Non-Uniformly Slow Evolutionary Rates of the MAGO and Y14 Protein Families

To reflect the evolutionary rates, we calculated values of both dN (non-synonymous substitution rate) and dS (synonymous substitution rate) of the MAGO and Y14 gene families. dS varies between the MAGO gene family (from 0.09 to 3.14) and the Y14 gene family (from 0.23 to 2.73), while dN ranges from 0.002 to 0.31 for the MAGO gene family and from 0.03 to 0.57 for the Y14 family (Figure 1a). Nonetheless, average dS values had no significant difference between the MAGO and Y14 families, thus the relative evolutionary rates could be reflected by dN values. The average dN values were small (0.12 for MAGO and 0.34 for Y14), and they were significantly different (Z = −14.31, P = 0) (Figure 1b), suggesting that the two families evolved slowly with the non-uniform evolutionary rates. To evaluate the effect of gene duplication, we used single gene in one organism for each gene family to re-estimate the evolutionary rate. But, no difference was observed between MAGO1 and MAGO2 genes within the MAGO family (Figure 1b), while significant difference of dN was observed between Y14a and Y14b genes (Z = −6.12, P = 9.45E-10). In addition, Y14b evolved faster than Y14a and both were faster than MAGO genes (Figure 1b). These results confirmed the differential evolutionary rates of the two families. Consistent to this, MAGO proteins shared 80.2% identity and Y14 proteins had 50.3% identity in amino acid sequences within eukaryotic organisms examined. These results suggest that the two protein families might be under different selection forces.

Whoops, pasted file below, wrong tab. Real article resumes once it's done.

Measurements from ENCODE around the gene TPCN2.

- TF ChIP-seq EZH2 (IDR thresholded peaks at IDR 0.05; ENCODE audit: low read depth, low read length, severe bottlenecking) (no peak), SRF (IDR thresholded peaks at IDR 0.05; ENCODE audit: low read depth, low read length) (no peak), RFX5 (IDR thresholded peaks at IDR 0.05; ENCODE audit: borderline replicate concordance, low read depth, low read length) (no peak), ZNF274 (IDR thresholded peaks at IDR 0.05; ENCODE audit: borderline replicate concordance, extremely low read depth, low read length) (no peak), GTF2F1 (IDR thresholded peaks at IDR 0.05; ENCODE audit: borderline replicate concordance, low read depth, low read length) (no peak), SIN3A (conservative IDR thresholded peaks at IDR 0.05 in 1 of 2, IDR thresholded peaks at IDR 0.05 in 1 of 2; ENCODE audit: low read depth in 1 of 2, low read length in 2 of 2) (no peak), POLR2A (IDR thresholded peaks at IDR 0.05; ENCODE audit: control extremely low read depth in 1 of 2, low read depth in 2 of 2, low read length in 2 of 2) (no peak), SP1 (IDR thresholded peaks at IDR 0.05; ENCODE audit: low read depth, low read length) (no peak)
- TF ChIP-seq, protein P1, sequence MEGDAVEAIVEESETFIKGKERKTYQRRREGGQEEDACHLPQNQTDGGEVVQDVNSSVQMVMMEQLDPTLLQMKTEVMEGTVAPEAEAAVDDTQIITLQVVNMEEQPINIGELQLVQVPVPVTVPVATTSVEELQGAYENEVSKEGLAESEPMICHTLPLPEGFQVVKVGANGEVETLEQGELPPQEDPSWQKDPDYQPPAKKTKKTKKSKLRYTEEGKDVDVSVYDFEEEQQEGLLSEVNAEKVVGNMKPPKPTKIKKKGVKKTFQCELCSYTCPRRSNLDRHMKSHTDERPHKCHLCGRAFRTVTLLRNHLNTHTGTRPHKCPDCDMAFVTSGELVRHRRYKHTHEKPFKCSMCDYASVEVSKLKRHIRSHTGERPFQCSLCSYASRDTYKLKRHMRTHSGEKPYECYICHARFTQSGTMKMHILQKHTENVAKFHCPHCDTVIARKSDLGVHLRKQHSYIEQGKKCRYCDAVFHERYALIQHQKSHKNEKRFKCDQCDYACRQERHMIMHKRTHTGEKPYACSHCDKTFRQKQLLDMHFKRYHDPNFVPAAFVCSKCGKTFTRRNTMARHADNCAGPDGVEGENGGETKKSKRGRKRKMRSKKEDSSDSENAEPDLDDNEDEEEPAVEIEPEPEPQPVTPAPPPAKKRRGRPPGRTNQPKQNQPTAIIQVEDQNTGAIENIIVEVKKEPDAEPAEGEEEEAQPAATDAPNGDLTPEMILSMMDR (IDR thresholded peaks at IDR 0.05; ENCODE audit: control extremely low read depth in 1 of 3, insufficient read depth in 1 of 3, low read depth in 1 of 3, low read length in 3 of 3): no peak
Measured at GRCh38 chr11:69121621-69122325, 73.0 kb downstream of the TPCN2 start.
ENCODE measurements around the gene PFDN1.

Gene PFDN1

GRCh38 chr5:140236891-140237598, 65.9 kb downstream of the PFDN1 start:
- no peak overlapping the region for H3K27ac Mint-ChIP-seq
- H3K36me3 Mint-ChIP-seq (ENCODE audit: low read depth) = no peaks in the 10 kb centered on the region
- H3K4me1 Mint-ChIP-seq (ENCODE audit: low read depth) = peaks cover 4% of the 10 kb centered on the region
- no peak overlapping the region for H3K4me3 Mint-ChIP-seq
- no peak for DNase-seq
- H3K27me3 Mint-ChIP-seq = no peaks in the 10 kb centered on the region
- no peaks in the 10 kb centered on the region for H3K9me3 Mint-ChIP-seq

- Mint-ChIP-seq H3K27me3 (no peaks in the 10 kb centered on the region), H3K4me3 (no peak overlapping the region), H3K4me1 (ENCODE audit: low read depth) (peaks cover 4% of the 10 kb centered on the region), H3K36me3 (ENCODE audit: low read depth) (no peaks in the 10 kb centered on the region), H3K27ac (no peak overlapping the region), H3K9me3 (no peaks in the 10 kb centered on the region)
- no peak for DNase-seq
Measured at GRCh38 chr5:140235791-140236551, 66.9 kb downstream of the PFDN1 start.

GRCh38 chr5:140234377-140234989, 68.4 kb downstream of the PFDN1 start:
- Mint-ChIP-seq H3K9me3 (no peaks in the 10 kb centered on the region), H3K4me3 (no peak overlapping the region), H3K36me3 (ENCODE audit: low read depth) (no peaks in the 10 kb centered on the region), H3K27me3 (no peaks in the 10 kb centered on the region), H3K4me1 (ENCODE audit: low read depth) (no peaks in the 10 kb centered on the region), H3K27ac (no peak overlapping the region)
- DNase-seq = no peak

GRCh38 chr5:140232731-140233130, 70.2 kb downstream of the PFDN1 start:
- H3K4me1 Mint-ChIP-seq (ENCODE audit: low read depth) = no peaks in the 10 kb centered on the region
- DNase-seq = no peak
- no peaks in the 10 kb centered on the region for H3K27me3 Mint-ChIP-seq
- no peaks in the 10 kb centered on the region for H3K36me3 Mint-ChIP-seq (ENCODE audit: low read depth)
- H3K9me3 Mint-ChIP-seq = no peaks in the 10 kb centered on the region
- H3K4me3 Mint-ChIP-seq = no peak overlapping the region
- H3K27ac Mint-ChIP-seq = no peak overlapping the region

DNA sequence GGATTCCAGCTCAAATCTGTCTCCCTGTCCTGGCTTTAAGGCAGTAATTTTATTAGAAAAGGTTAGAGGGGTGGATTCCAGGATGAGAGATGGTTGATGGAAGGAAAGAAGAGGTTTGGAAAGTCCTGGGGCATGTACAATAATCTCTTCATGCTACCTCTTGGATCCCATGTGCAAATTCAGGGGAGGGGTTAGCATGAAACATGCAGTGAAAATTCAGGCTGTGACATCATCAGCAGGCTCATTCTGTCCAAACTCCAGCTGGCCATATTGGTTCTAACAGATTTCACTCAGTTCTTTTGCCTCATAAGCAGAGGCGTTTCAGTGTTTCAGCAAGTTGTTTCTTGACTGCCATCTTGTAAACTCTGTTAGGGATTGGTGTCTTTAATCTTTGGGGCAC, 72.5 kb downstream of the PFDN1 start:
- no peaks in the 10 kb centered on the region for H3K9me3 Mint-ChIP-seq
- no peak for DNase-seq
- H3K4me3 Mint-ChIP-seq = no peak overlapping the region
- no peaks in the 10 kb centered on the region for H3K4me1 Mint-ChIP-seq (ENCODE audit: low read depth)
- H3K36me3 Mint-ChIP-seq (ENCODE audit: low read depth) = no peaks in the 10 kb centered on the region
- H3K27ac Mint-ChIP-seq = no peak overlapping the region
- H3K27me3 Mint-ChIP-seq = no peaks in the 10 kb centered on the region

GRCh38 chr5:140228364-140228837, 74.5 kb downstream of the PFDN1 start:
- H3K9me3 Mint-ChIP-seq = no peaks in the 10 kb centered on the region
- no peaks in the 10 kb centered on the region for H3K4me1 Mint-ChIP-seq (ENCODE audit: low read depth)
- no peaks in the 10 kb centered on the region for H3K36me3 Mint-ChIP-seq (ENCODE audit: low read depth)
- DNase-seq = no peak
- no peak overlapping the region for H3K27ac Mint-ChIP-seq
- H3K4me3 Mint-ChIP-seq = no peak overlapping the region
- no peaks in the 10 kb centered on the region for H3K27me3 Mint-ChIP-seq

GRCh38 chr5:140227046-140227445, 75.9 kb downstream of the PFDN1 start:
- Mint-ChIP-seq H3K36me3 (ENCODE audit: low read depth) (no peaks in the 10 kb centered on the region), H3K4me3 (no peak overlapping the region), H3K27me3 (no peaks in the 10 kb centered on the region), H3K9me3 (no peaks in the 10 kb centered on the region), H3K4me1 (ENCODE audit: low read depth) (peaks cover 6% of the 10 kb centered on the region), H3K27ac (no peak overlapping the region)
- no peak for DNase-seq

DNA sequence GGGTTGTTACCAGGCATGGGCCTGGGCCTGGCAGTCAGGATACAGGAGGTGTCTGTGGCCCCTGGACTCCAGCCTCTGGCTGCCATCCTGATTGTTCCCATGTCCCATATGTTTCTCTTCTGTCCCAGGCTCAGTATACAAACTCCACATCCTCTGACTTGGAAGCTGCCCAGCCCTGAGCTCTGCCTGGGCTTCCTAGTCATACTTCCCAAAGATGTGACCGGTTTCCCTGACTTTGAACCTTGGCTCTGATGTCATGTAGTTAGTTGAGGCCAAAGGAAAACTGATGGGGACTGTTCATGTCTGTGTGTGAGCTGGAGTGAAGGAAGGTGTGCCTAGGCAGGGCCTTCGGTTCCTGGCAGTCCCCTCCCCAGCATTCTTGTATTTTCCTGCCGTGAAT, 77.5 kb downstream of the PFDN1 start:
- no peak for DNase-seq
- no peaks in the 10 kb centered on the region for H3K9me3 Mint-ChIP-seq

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Figure 1. Evolutionary rates and purifying selection of the MAGO and Y14 families.

(a) Evolutionary rates of the MAGO and Y14 families inferred from all included homologous sequences. dN: non-synonymous substitution rate; dS: synonymous substitution rate. ω = dN/dS. (b) Comparison of the evolutionary rate. dN and dS values were determined with different inputs. 1, Y14 genes excluding Y14b copies; 2, Y14 genes excluding Y14a copies; 3, MAGO genes excluding MAGO2 copies. 4, MAGO genes excluding MAGO1 copies; 5, all Y14 genes and 6, all MAGO genes.

https://doi.org/10.1371/journal.pone.0084842.g001

Both MAGO and Y14 Protein Families Underwent Different Purifying Selection